Thus a subset of a vector space is a basis if and only if it is a maximal linearly independent subset of the vector space. Therefore we can accomplish our goal of proving that every vector space has a basis by showing that every vector space contains a maximal linearly independent subset. This result follows immediately from the next theorem.

# Theorem 1.13.

*Let* `S` *be a linearly independent subset of a vector space * V. *There exists a maximal linearly independent subset of* V *that contains* `S`.

Proof. Let $\mathcal{F}$ denote the family of all linearly independent subsets of V containing `S`. To show that $\mathcal{F}$ contains a maximal element, we show that if `C` is a chain in $\mathcal{F}$, then there exists a member `U` of $\mathcal{F}$ containing each member of `C`. If `C` is empty, take $U=S$. Otherwise take U equal to the union of the members of `C`. Clearly `U` contains each member of `C`, and so it suffices to prove that $U\in \mathcal{F}$ (i.e., that `U` is a linearly independent subset of V that contains `S`). Because each member of `C` is a subset of V containing `S`, we have $S\subseteq U\subseteq \text{V}$. Thus we need only prove that `U` is linearly independent. Let ${u}_{1},\text{}{u}_{2},\text{}\dots ,\text{}{u}_{n}$ be in `U` and ${a}_{1},\text{}{a}_{2},\text{}\dots ,\text{}{a}_{n}$ be scalars such that ${a}_{1}{u}_{1}+{a}_{2}{u}_{2}+\cdots +{a}_{n}{u}_{n}=0$. Because ${u}_{i}\in U$ for $i=1,\text{}2,\text{}\dots ,\text{}n$, there exists a set ${A}_{i}$ in `C` such that ${u}_{i}\in {A}_{i}$. But since `C` is a chain, one of these sets, say ${A}_{k}$, contains all the others. Thus ${u}_{i}\in {A}_{k}$ for $i=1,\text{}2,\text{}\dots ,\text{}n$. However, ${A}_{k}$ is a linearly independent set; so ${a}_{1}{u}_{1}+{a}_{2}{u}_{2}+\cdots +{a}_{n}{u}_{n}=0$ implies that ${a}_{1}={a}_{2}=\cdots ={a}_{n}=0$. It follows that `U` is linearly independent.

The Hausdorff maximal principle implies that $\mathcal{F}$ has a maximal element. This element is easily seen to be a maximal linearly independent subset of V that contains `S`.

# Corollary.

*Every vector space has a basis.*

It can be shown, analogously to Corollary 1 of the replacement theorem (p. 47), that every basis for an infinite-dimensional vector space has the same *cardinality.* (Sets have the same cardinality if there is a one-to-one and onto mapping between them.) (See, for example, N. Jacobson, *Lectures in Abstract Algebra,* vol. 2, Linear Algebra, D. Van Nostrand Company, New York, 1953, p. 240.)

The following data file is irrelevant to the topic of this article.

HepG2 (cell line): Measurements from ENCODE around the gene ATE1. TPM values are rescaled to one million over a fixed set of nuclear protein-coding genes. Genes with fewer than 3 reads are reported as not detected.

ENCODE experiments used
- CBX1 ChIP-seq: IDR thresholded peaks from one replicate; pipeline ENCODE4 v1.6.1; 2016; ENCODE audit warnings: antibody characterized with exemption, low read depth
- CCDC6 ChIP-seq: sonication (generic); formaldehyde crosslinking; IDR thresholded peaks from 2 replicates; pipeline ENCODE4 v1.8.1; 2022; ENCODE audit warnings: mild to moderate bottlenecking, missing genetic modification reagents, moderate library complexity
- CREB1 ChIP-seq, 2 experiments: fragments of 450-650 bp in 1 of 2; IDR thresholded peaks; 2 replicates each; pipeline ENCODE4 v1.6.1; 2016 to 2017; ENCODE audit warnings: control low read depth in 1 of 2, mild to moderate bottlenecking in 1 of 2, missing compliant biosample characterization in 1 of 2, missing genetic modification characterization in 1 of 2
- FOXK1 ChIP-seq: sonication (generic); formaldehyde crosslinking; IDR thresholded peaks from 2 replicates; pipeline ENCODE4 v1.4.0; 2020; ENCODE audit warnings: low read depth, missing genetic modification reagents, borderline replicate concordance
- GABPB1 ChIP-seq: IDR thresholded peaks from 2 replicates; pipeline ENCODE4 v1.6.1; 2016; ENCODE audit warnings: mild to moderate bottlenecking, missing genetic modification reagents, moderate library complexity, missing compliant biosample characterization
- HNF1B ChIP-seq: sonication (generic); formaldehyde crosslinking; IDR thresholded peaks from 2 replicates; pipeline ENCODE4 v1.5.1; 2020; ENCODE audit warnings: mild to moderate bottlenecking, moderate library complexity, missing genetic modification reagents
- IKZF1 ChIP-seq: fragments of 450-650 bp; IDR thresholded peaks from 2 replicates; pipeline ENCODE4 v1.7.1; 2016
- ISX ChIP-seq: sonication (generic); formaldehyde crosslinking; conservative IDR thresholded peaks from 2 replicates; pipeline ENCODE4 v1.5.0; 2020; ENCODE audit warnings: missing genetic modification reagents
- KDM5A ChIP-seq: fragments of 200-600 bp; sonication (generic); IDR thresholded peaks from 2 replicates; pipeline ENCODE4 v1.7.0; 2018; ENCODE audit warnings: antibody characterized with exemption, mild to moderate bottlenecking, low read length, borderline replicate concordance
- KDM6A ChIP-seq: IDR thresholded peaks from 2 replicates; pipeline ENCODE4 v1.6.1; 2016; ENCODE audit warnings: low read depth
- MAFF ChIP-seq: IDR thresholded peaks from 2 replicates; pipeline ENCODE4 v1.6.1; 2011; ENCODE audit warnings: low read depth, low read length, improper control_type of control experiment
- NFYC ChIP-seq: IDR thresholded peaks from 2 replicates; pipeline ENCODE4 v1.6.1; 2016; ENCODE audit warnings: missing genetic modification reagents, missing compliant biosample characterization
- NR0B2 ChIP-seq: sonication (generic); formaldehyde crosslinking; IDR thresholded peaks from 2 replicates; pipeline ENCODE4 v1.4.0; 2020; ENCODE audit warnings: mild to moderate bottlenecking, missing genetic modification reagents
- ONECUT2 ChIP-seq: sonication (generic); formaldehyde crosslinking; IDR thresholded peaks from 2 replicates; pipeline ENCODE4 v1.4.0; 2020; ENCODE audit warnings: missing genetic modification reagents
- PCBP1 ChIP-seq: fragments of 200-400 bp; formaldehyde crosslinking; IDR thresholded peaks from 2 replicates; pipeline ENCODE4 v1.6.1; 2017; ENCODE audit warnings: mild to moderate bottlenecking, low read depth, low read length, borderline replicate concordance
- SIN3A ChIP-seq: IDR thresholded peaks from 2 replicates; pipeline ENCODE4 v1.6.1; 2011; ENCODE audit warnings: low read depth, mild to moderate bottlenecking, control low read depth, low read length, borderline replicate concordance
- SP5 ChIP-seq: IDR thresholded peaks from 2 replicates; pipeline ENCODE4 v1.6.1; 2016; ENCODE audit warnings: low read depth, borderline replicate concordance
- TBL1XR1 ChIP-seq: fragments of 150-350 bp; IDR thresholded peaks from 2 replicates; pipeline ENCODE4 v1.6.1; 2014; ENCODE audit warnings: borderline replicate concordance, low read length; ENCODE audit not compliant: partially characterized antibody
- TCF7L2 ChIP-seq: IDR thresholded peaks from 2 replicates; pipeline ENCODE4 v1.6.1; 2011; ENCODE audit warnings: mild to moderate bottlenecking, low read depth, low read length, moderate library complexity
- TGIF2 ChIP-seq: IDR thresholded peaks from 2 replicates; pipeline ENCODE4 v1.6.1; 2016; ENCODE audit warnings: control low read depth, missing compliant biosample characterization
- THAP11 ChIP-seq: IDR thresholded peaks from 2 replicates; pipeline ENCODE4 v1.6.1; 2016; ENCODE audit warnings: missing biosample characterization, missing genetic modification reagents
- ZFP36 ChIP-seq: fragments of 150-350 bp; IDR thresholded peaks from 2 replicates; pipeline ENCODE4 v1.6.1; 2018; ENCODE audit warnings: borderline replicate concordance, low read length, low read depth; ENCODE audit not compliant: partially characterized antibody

Exercises 4–7 extend other results from Section 1.6 to infinite-dimensional vector spaces.

# Exercises

Label the following statements as true or false.

(a) Every family of sets contains a maximal element.

(b) Every chain contains a maximal element.

(c) If a family of sets has a maximal element, then that maximal element is unique.

(d) If a chain of sets has a maximal element, then that maximal element is unique.

(e) A basis for a vector space is a maximal linearly independent subset of that vector space.

(f) A maximal linearly independent subset of a vector space is a basis for that vector space.

Show that the set of convergent sequences is an infinite-dimensional subspace of the vector space of all sequences of real numbers. (See Exercise 21 in Section 1.3.)

Let V be the set of real numbers regarded as a vector space over the field of rational numbers. Prove that V is infinite-dimensional.

*Hint:*Use the fact that $\pi $ is transcendental, that is, $\pi $ is not a zero of any polynomial with rational coefficients.Let W be a subspace of a (not necessarily finite-dimensional) vector space V. Prove that any basis for W is a subset of a basis for V.

Prove the following infinite-dimensional version of Theorem 1.8 (p. 44): Let $\beta $ be a subset of an infinite-dimensional vector space V. Then $\beta $ is a basis for V if and only if for each nonzero vector

`v`in V, there exist unique vectors ${u}_{1},\text{}{u}_{2},\text{}\dots ,\text{}{u}_{n}$ in $\beta $ and unique nonzero scalars ${c}_{1},\text{}{c}_{2},\text{}\dots ,\text{}{c}_{n}$ such that $v={c}_{1}{u}_{1}+{c}_{2}{u}_{2}+\cdots +{c}_{n}{u}_{n}$. Visit goo.gl/fNWSDM for a solution.Prove the following generalization of Theorem 1.9 (p. 45): Let ${S}_{1}$ and ${S}_{2}$ be subsets of a vector space V such that ${S}_{1}\subseteq {S}_{2}$. If ${S}_{1}$ is linearly independent and ${S}_{2}$ generates V, then there exists a basis $\beta $ for V such that ${S}_{1}\subseteq \beta \subseteq {S}_{2}$.

*Hint:*Apply the Hausdorff maximal principle to the family of all linearly independent subsets of ${S}_{2}$ that contain ${S}_{1}$, and proceed as in the proof of Theorem 1.13.Prove the following generalization of the replacement theorem. Let $\beta $ be a basis for a vector space V, and let

`S`be a linearly independent subset of V. There exists a subset ${S}_{1}$ of $\beta $ such that $S\cup {S}_{1}$ is a basis for V.